As we have discussed, survivors of childhood cancers have ongoing, long-term health problems known as late effects. As a result, they have special health care and screening needs.
recall program in progress
At the LEAF clinic, we’re organizing a “recall” program where we try to reconnect with cancer survivors who were treated in childhood and are lost to follow-up (this means that they may not have been seen for many years to check on how their health is). We want to make sure that survivors at high risk of late effects, such as heart disease, high blood pressure, second cancers and anxiety or depression get the necessary health care and screening.
The goal is to take a proactive approach to care and better serve these patients, who may not otherwise know about their health risks.
So far, we have found previously unrecognized health problems such as new tumors (for example, meningioma, thyroid cancer and breast cancer), heart problems and endocrine disorders in survivors of childhood cancers, underscoring the importance of this program.
As a result, the LEAF clinic has become a core clinical program at BC Cancer, providing much needed expertise in survivorship care and the management of late effects for childhood cancer survivors in our province.
enhancing survivorship care with donor support
Donor funds are essential to this work and, in partnership with the BC Cancer Foundation, we are seeking ways to expand care for survivors of childhood and young adult cancers.
For the former group, we are hoping to expand the LEAF clinic to other parts of the province outside of Vancouver. Currently, we see childhood cancer survivors who live remotely by using video link (via telehealth), but we hope in the future to be able to provide community based care closer to home.
And for the latter, the BC Cancer Foundation is actively fundraising to establish a comprehensive care program for adolescents and young adults facing cancer.
expanding care for adolescants and young adults
Adolescent and young adult (AYA) refers to patients aged between 15 and 39 years old, and over the past 5-10 years, it has become evident that this age group also face significant challenges during their treatment, as well as a higher risk for long-term health problems.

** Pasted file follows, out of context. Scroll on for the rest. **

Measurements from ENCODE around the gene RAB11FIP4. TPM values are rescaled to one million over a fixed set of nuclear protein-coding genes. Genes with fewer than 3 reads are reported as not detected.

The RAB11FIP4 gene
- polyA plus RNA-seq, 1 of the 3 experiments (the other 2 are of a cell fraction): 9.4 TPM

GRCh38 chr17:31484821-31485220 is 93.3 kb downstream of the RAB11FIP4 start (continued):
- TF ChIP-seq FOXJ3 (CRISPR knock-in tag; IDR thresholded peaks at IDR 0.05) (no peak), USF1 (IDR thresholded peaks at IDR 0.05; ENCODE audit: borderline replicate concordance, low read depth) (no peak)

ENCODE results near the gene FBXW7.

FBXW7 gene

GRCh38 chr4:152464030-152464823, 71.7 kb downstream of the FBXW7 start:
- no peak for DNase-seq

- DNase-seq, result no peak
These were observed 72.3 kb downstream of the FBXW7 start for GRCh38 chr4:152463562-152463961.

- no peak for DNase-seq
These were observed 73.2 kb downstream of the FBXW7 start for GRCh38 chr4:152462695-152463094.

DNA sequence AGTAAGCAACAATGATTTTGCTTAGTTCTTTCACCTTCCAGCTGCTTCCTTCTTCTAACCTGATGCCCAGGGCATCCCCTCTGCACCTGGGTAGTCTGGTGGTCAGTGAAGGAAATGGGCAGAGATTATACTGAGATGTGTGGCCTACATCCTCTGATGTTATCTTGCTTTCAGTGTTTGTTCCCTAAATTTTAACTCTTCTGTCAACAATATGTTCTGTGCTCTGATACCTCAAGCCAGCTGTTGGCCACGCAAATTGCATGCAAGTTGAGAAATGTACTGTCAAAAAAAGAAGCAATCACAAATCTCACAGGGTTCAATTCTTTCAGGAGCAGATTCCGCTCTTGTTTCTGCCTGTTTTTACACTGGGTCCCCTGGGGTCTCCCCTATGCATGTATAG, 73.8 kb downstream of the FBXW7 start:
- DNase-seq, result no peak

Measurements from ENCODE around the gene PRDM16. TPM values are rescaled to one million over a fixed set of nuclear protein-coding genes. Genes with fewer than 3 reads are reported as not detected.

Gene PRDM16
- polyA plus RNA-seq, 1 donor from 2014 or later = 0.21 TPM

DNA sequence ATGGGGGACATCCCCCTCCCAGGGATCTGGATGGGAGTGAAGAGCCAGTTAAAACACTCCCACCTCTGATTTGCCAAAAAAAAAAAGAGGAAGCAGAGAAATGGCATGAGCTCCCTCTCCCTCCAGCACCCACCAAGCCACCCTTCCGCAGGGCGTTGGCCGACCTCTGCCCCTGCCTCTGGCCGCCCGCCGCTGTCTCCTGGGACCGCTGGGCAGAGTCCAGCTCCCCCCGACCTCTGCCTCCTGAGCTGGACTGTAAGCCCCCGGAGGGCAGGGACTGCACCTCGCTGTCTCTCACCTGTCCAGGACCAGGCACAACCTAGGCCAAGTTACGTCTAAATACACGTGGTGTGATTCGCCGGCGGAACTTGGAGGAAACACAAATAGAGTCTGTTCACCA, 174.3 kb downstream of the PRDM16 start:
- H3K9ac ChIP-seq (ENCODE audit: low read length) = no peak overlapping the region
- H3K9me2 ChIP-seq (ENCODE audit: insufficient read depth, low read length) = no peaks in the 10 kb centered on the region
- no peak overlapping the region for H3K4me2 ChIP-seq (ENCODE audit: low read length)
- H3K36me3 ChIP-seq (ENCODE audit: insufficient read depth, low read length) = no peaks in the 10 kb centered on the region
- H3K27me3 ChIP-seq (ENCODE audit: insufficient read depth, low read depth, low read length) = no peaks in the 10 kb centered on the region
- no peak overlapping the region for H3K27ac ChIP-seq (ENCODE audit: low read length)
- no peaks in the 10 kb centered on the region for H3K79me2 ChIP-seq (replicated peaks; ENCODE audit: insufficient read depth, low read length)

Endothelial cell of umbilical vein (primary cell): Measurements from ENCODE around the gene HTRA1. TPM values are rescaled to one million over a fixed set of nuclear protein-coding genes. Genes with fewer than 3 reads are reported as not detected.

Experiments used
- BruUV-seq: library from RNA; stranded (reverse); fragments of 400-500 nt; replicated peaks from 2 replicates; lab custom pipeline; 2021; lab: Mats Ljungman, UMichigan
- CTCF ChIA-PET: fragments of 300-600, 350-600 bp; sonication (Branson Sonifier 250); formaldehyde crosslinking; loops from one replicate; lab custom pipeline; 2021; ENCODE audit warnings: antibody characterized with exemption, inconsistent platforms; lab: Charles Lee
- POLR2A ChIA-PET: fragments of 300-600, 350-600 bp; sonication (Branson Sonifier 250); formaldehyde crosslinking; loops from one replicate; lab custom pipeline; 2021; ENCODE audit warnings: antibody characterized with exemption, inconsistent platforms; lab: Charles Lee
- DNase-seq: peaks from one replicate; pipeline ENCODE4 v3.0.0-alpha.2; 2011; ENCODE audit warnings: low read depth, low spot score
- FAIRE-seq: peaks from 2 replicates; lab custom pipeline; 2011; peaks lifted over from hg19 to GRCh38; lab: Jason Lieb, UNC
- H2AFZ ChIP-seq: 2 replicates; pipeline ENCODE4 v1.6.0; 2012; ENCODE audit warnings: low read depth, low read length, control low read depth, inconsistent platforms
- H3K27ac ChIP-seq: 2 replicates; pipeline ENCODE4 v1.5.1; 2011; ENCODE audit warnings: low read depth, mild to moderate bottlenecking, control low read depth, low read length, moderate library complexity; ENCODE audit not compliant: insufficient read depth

A care program specifically for this age group would help tremendously in enhancing their quality of life and long-term health.
Currently, I am collaborating with colleagues to evaluate late effects in this age group and involved in ongoing clinical research.
More specifically, I am now working with members of the BC Cancer head and neck team and Dr. Sarah Hamilton (head and neck radiation oncologist) to assess late effects in survivors of AYA head and neck cancers. A philanthropic donation made this possible.
We are recalling survivors of AYA head and neck cancers to assess their health, risk of late effects and find out about their survivorship experience in the community. These patients will be assessed clinically and we will screen for previously unrecognized health problems. In addition, we will capture quality of life measurements, patient reported outcomes and experience measures.
With support from the Porte/Hungerford fund, I am working with other clinicians to recall AYA survivors of central nervous system tumours. Lastly, AYA survivors of sarcoma tumours will be recalled as part of this AYA research series.
It is our hope that this work will result in better and more informed community care for these patients as well as generating new knowledge about the extent of health problems in this group of survivors.
Until next week,